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Good customer service is easy once you change your attention from business-driven to customer-focused. The ironic thing about this premise is that with better customer service, your business profits too. Here are a couple of stories about good customer service:

Stew Leonard owns farm dairy stores in Connecticut.

He once had a customer who brought back a container of egg nog and told Stew that it was sour.

Stew immediately became very defensive and said, “That is impossible. Our egg nog is fresh every day!”

He went home and told his wife Mary Ann what happened.  After he told the story, Mary Ann said, “Why would you do that? The customer is always right. Do you know what we as customers do when we are treated that way? We quit shopping at that store!”

That was a wake-up call for Stew, and he had a large stone engraved in front of his store that read:

“Rule 1, the customer is always right.
Rule 2, if the customer is ever wrong, reread rule 1.”

He said several weeks later at Thanksgiving time, a customer brought back the carcass of a turkey and said, “This turkey wasn’t any good.”

Stew replied, “No problem I can give you another turkey or your money back.”

A couple of years after I had been with Walmart, I found a video with a message from Sam Walton, the founder of Walmart.  In the video Mr. Walton said,

“I don’t  think we are doing enough for our customers, so today if a customer comes in and buys a fishing rod, and he goes fishing, and he falls and breaks that rod on a rock and brings it back, I want you to give him a new fishing rod.”

When I joined Walmart in Olean, New York, we had a terrible customer service score. The store manager turned the issue over to me.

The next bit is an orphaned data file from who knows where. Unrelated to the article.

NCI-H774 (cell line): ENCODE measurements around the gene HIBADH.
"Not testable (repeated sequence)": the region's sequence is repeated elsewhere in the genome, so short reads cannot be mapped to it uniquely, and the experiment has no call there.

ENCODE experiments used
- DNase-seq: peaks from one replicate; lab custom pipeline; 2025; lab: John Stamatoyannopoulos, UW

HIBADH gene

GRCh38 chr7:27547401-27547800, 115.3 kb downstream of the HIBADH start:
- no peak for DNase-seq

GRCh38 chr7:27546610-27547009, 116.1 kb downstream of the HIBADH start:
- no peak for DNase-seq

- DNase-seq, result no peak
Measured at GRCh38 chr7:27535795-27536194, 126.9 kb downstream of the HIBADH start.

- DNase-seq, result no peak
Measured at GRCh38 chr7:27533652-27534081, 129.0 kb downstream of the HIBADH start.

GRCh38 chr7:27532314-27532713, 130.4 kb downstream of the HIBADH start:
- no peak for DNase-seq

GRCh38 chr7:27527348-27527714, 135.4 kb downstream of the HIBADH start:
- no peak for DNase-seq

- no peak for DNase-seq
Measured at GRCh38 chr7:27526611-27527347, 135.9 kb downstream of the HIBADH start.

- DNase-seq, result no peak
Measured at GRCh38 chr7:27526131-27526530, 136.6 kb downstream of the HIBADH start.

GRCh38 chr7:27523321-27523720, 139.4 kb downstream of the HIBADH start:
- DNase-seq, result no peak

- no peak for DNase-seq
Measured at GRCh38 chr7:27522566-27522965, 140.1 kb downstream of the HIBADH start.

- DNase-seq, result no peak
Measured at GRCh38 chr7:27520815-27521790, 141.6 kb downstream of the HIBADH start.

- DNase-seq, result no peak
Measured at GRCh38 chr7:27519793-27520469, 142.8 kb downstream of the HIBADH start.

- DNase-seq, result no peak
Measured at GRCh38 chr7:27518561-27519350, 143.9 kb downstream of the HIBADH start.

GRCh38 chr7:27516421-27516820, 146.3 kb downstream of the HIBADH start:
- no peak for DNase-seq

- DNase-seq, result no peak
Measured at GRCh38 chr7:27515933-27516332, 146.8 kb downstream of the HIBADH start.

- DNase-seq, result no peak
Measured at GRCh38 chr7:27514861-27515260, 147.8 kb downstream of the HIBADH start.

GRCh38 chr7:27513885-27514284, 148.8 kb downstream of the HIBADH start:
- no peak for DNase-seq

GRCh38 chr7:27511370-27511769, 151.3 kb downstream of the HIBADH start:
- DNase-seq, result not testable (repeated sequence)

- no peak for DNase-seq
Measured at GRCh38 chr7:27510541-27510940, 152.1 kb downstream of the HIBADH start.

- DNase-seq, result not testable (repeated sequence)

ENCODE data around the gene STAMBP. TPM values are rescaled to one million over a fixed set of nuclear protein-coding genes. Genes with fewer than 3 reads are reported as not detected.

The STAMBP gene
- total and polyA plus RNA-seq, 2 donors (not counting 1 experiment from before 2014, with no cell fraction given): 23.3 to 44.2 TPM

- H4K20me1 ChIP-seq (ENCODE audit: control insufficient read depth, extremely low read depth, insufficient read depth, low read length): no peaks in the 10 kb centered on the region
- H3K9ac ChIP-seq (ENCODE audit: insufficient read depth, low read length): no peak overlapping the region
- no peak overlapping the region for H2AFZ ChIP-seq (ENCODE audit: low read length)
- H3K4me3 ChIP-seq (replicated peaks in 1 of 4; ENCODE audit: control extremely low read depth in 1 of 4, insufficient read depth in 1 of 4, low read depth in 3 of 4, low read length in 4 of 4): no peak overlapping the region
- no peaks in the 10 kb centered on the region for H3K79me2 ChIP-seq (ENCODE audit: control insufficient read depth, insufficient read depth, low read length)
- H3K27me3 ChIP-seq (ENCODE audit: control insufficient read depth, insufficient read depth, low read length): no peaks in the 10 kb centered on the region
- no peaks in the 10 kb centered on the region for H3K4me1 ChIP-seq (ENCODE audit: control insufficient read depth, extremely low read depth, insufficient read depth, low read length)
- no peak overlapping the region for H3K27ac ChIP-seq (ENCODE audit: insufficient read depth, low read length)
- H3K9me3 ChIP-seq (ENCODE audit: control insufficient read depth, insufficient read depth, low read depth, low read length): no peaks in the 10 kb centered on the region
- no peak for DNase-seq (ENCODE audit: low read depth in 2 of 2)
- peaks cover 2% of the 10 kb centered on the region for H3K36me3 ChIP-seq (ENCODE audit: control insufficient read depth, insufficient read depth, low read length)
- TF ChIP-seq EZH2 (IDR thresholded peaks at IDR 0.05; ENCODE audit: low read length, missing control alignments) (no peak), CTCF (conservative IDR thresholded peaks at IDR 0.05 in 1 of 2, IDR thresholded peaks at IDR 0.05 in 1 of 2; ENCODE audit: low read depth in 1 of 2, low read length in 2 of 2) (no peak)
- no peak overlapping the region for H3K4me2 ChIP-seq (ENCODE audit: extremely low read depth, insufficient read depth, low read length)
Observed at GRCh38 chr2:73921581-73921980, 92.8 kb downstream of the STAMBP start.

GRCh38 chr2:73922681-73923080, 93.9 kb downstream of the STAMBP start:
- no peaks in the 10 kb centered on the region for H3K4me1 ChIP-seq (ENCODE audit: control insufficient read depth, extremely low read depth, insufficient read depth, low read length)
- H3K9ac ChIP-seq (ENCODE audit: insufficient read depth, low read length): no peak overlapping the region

I told him about Stew’s story, and his response was, “Do whatever you have to do to get that score up.”

I met with our Service Desk associates, and I told them my job was to help them get a better score, and we would no longer question any returns.  Now you can imagine their reaction, especially coming from the new guy. Several asked to talk to the store manager, and his response was, “Ron is in charge of the Service Desk.”

After they calmed down, I asked them:

“What percentage of returns do you think are people taking advantage of us?”

“One percent.”

“Why would we risk antagonizing 99% of our customers because of that 1%?”

I told them the story from Stew Leonard. The next month our customer service numbers were excellent, and there was less stress at the service desk.

Plus our sales went up!

Customer service is the most important thing in a business, if your customer service is bad, you will fail.

Customer service isn’t just for retail, it is for all businesses. Make the customer happy and they’ll return with their friends. Let them down and the whole world will hear about it.

Ron Orris is the Executive Director of the Bradford Chamber of Commerce, where he has led the chamber in its adoption of social media and is a strong proponent for blogging as a way to reach your audience. Under his leadership membership has increased 40% over the past two years. He has also served as the city controller for the City of Bradford and as a store manager for Walmart, a position he values as teaching him a lot about customer service.